For example, I recently visited an old friend of mine who became a teacher at the high school we went to together in industrial, northeast Ohio. I was shocked and appalled at the state of their computer lab: dirty, old machines running Windows 95/98 which are so clogged with spyware, viruses and pop-up advertising that they are barely usable. Meanwhile, Brazil announced this year that they are opening 52,000 new educational computer labs serving 52 million students, with 29,000 of these labs operational by the end of the year. These labs will all run a custom-built education-based derivative of Debian Linux, allowing students to learn as much about the technology as their potential and motivation drives them -- ultimately, these students can begin learning how to program an operating system kernel in high school, if they really want to (something that US students only start to do well into a computer science university track).
This incredible difference seems like it will eventually catch up to us in the future. But, for now, US companies in search of seasoned open source programmers are feeling the squeeze of a labor market where programmers still call the shots. Finding someone who really knows what they're doing will not only cost a company a lot of time and effort but once a programmer is found, they don't come cheap. They live in overpriced San Francisco apartments and they buy overpriced organic food and overpriced lattes, one after another. Meanwhile, Latin America is overflowing with open source programmers who have a considerably lower cost-of-living and a currency exchange which still makes earning US dollars worthwhile (and, every forecast indicates that the dollar will upswing against Latin American currencies in the coming months).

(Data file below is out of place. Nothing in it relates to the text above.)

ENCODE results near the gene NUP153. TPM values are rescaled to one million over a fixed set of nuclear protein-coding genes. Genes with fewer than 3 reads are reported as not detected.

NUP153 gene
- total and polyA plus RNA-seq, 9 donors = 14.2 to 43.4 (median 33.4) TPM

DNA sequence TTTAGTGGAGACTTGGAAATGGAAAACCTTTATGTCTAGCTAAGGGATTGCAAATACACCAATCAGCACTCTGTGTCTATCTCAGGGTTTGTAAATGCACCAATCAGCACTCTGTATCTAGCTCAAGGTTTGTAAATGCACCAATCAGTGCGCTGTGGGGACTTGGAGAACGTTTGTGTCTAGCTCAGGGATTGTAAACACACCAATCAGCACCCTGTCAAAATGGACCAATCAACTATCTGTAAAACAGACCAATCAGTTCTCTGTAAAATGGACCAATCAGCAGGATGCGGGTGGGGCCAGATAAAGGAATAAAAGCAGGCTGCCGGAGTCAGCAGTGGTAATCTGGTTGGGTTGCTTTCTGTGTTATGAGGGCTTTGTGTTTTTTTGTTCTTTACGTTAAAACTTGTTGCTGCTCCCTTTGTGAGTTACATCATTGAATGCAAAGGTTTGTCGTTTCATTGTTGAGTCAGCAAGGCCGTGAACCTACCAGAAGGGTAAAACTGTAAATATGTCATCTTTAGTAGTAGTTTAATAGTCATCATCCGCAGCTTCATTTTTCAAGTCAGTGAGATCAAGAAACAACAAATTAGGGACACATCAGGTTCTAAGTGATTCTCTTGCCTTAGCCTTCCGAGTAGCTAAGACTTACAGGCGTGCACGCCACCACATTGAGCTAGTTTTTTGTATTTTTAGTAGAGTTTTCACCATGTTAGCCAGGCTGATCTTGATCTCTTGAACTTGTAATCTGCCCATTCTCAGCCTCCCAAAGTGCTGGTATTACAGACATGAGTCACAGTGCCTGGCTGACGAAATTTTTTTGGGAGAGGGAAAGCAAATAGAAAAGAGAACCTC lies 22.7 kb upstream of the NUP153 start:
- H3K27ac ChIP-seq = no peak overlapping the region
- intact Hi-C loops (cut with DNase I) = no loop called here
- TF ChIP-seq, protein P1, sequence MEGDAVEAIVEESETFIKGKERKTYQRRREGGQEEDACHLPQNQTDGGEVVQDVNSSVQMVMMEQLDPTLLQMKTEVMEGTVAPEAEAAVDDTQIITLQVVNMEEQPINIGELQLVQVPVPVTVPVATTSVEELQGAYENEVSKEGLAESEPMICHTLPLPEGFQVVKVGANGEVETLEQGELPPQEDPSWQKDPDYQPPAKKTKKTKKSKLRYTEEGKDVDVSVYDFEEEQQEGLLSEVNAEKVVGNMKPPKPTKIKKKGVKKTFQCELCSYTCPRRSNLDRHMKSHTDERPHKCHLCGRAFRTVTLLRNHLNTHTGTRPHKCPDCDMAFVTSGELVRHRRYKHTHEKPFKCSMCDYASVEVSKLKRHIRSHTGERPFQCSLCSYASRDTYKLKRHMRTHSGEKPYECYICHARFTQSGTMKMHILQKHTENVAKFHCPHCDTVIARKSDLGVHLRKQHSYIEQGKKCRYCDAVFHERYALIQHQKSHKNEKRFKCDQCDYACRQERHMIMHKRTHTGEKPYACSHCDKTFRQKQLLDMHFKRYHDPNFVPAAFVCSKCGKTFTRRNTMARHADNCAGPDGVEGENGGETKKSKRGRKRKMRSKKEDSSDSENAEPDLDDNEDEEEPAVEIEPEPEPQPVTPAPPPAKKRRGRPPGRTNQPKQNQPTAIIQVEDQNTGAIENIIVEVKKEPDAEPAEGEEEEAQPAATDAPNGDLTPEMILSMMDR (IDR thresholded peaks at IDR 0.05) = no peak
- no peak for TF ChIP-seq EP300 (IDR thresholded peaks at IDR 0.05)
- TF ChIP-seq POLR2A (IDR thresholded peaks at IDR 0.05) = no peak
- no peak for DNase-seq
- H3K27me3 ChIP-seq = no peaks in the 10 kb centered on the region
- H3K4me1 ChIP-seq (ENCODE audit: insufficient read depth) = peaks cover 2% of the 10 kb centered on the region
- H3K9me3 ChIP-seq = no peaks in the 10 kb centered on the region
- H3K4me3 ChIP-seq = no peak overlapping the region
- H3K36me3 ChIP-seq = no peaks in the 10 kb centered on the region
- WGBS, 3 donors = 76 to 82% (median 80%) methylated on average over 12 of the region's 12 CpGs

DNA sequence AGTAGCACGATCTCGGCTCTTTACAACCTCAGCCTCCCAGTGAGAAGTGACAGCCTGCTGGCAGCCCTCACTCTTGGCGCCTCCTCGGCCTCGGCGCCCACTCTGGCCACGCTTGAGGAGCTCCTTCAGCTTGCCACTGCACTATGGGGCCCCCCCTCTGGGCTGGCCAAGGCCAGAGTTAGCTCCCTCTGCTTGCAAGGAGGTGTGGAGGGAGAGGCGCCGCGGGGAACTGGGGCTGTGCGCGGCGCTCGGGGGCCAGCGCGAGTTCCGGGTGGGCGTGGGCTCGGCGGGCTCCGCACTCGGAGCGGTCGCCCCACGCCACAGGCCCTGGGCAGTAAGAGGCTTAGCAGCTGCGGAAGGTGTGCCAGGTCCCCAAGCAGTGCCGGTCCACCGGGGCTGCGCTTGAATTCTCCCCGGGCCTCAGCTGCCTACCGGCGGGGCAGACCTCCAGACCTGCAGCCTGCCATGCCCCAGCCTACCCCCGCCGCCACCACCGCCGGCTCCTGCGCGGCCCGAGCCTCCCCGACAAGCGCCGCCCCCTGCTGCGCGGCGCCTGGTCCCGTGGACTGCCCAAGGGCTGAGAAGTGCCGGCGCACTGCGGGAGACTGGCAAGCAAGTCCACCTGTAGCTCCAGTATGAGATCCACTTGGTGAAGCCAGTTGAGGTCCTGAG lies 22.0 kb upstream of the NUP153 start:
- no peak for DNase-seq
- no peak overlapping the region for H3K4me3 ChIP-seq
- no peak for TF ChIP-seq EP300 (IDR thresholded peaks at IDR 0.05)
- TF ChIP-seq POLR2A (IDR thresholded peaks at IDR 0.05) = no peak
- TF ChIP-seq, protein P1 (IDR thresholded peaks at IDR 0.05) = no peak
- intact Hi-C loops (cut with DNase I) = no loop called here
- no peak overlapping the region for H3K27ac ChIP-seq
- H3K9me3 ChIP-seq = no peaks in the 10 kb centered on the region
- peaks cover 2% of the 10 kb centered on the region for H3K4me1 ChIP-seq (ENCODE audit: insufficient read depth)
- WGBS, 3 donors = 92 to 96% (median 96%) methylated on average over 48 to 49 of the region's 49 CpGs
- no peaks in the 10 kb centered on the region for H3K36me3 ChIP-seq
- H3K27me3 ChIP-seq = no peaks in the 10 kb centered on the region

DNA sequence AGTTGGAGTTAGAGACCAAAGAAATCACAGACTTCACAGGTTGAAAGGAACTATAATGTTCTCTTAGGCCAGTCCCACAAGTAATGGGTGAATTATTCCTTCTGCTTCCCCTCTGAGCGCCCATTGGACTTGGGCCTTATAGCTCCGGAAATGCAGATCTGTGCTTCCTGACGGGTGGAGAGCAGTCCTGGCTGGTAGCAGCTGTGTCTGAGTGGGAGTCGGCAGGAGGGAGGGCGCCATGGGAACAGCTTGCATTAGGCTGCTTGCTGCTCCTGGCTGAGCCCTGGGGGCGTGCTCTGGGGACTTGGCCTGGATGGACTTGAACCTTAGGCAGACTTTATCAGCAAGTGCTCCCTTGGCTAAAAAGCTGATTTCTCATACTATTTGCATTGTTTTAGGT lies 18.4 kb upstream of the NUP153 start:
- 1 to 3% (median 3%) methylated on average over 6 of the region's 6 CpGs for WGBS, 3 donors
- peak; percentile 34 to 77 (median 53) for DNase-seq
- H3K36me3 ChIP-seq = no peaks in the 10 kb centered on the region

This free software culture that exists right next door to us is a unique phenomenon that is unparalleled anywhere else in the world. That isn't to say that there aren't barriers to accessing this labor pool. For instance, there is a deep mistrust of exploitation by US companies (based on history that every Latin American knows about, even if your average American is clueless about it). On top of that, managing geographically-distributed development isn't something that your average engineering manager can necessarily do with success. For example, North by South only became a viable business after 10+ years of collaboration with Latin America on open source projects, ironing out the problems of remote, collaborative engineering.
However, to ignore the availability of this labor pool will create opportunity loss costs in every dot-com business that doesn't evaluate whether this path is right for them or not. In the meantime, the competition is leveraging this opportunity and making it work for their software development projects.
To learn more about the topics discussed in this article, please refer to:
- Free Software in Latin America: The only English-language blog that consistently covers the open source revolution south of the border.
- CONSEGI 2008 Summary: From the same site, an English-language summary of the events that took place at CONSEGI 2008.
- CONSEGI 2008: The official website for CONSEGI 2008, in Portuguese.
- Free Software Portal: The official "software livre" portal of the Brazilian government.
- FS Daily's Latin America Cloud: The tag cloud at Free Software Daily for Latin America.
- FLISOL In-Depth: An article about FLISOL, a continent-wide event where user groups help non-geeks install free software on their desktop computers and laptops.